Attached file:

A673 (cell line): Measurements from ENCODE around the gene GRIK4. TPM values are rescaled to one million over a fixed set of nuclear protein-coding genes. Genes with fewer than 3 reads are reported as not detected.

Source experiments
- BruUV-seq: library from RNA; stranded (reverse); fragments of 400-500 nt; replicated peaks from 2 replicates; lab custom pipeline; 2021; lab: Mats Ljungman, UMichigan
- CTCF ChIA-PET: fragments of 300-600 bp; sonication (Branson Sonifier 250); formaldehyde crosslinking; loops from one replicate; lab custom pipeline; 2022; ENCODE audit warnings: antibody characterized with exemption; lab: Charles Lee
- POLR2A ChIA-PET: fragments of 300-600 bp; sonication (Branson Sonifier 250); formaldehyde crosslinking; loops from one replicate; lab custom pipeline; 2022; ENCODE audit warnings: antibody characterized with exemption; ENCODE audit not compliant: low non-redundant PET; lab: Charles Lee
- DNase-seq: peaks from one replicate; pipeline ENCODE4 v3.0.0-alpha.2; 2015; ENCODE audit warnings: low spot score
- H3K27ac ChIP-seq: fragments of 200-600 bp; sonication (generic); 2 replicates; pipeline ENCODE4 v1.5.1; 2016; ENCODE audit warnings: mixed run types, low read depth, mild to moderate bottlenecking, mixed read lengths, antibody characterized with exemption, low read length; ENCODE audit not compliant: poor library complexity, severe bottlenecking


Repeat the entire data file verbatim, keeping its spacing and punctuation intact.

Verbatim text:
A673 (cell line): Measurements from ENCODE around the gene GRIK4. TPM values are rescaled to one million over a fixed set of nuclear protein-coding genes. Genes with fewer than 3 reads are reported as not detected.

Source experiments
- BruUV-seq: library from RNA; stranded (reverse); fragments of 400-500 nt; replicated peaks from 2 replicates; lab custom pipeline; 2021; lab: Mats Ljungman, UMichigan
- CTCF ChIA-PET: fragments of 300-600 bp; sonication (Branson Sonifier 250); formaldehyde crosslinking; loops from one replicate; lab custom pipeline; 2022; ENCODE audit warnings: antibody characterized with exemption; lab: Charles Lee
- POLR2A ChIA-PET: fragments of 300-600 bp; sonication (Branson Sonifier 250); formaldehyde crosslinking; loops from one replicate; lab custom pipeline; 2022; ENCODE audit warnings: antibody characterized with exemption; ENCODE audit not compliant: low non-redundant PET; lab: Charles Lee
- DNase-seq: peaks from one replicate; pipeline ENCODE4 v3.0.0-alpha.2; 2015; ENCODE audit warnings: low spot score
- H3K27ac ChIP-seq: fragments of 200-600 bp; sonication (generic); 2 replicates; pipeline ENCODE4 v1.5.1; 2016; ENCODE audit warnings: mixed run types, low read depth, mild to moderate bottlenecking, mixed read lengths, antibody characterized with exemption, low read length; ENCODE audit not compliant: poor library complexity, severe bottlenecking